IN THE PAST two weeks, charges of varying seriousness have been made against two senior members of the House, Reps. Fernand St Germain (D-R.I.) and Dan Daniel (D-Va.). These both need to be resolved by the House ethics committee, though not necessarily in the same way.

Mr. Daniel has already pointed the way to a resolution in his case. He has admitted that he repeatedly flew back to his Southside district in planes owned by Beech Aircraft Corp., but did not report them on his disclosure form. House rules require disclosure of gifts, including transportation, worth more than $100, from companies with an interest in legislation. Mr. Daniel says he did not report these trips because the commercial airfare was $98 per trip. He has now agreed to reimburse the money and to amend his disclosure form. The ethics committee may want to consider the case, if only to clarify the law. But no one in the House seems to doubt Mr. Daniel's integrity, or to believe that he did anything worse than make an honest mistake.

The charges against Mr. St Germain, made in The Wall Street Journal last week by reporters Brooks Jackson and Tim Carrington, are on their face more serious. The Journal reported, first, that Mr. St Germain bought five International House of Pancakes restaurants with $1.3 million in loans from Rhode Island banks, on terms that required him to put up little or no cash. Second, the article reported Mr. St Germain profited from real estate investments arranged by a Rhode Island developer who profited from federally subsidized housing programs Mr. St Germain helped obtain for the state. Third, it said Mr. St Germain has benefited from land deals in Florida arranged by a developer who chairs a savings institution regulated by the Banking Committee, and that a top St Germain staffer made calls to federal regulators about applications by the developer's firms.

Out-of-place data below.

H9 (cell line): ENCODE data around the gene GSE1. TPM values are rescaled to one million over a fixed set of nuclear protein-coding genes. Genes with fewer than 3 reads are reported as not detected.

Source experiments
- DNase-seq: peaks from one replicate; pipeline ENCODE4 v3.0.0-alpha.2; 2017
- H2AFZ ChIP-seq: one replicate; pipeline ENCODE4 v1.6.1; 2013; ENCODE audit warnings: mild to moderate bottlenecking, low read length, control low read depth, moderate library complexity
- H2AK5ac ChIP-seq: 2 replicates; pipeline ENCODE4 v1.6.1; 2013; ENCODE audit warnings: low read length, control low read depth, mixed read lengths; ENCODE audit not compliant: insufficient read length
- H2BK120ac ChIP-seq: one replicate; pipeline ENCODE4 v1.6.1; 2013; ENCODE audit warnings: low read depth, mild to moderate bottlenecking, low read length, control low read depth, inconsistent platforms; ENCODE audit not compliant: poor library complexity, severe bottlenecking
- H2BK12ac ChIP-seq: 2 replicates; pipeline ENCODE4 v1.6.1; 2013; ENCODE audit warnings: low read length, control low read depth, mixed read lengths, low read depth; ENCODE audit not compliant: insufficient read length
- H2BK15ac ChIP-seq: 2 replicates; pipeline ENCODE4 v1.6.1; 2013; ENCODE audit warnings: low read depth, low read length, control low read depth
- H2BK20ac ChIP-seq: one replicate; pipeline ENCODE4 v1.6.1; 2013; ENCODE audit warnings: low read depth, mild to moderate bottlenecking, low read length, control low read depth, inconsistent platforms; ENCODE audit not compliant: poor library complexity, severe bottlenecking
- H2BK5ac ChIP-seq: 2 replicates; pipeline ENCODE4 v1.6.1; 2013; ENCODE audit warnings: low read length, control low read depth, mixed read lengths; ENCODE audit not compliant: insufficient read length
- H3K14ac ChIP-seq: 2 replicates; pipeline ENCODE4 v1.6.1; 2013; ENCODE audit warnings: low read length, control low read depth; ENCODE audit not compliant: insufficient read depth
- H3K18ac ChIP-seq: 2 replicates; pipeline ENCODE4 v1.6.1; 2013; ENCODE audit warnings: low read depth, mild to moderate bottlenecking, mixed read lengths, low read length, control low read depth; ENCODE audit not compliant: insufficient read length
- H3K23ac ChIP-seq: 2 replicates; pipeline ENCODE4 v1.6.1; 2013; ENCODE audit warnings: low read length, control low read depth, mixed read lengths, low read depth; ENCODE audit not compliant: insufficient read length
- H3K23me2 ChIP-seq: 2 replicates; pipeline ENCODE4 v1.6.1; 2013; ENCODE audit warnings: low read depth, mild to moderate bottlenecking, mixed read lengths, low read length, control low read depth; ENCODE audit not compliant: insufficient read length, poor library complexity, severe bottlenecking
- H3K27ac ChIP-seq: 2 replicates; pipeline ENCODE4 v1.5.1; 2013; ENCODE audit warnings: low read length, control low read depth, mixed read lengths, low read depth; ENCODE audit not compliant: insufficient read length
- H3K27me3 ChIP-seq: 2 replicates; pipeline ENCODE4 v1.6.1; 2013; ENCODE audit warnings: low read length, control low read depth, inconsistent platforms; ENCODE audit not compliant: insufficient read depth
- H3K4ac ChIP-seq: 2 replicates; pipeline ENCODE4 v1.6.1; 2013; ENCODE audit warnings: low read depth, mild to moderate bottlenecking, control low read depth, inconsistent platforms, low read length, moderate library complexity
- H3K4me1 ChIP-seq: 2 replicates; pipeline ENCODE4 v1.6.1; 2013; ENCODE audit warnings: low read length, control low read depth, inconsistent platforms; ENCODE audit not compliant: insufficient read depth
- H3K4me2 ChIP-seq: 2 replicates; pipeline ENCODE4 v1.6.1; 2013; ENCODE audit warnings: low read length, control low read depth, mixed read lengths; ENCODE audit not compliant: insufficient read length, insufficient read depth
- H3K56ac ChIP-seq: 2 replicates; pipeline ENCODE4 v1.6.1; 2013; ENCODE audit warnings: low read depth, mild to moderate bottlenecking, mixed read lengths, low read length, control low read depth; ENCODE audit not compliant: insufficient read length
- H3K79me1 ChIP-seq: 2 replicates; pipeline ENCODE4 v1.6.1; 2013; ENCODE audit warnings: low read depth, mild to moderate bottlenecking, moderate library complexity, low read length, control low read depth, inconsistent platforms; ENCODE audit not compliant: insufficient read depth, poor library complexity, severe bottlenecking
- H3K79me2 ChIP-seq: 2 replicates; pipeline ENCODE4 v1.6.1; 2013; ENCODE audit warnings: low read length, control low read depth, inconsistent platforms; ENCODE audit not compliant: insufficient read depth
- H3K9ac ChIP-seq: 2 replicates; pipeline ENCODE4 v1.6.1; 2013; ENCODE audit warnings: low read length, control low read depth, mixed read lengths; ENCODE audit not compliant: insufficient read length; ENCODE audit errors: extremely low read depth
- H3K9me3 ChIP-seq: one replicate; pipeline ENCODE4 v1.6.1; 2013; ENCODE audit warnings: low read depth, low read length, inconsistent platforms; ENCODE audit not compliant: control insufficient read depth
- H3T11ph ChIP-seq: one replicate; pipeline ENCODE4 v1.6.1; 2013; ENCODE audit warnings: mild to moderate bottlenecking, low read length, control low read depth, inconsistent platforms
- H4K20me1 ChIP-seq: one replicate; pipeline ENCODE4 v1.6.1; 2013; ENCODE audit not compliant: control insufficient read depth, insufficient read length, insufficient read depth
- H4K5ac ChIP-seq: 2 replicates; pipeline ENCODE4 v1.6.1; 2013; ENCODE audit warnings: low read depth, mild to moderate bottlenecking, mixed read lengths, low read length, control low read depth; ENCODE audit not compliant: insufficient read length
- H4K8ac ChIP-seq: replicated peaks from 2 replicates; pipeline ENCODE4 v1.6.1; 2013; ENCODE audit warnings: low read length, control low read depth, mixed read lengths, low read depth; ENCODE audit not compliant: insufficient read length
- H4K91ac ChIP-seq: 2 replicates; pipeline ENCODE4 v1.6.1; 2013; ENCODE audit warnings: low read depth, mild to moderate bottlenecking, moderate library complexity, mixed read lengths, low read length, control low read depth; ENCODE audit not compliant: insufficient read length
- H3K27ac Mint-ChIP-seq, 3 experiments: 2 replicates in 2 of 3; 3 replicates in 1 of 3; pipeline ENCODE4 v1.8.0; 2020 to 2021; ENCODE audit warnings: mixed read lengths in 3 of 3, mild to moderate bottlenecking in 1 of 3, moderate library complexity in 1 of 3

These charges raise, though they of course do not settle, the question of whether the chairman of the Banking Committee may have used his influence over legislation to enrich himself. It is undisputed that Mr. St Germain entered Congress in 1960 with minimal financial assets and now has a net worth over $2 million. His committee has jurisdiction over heavily regulated businesses, and any member should avoid more assiduously than Mr. St Germain seems to have done even the appearance of using his influence to enrich himself.

Why hasn't the ethics committee taken public action to look into these matters? The quick answer is, because no one has asked. No one, after all, likes to take on the chairman of an important committee. It is possible that the committee is conducting an investigation already -- it won't comment on that. If it is not, it should. This is one case where House members' natural reluctance to investigate one of their colleagues should be outweighed by their concern for upholding proper ethical standards and for the reputation of the House itself.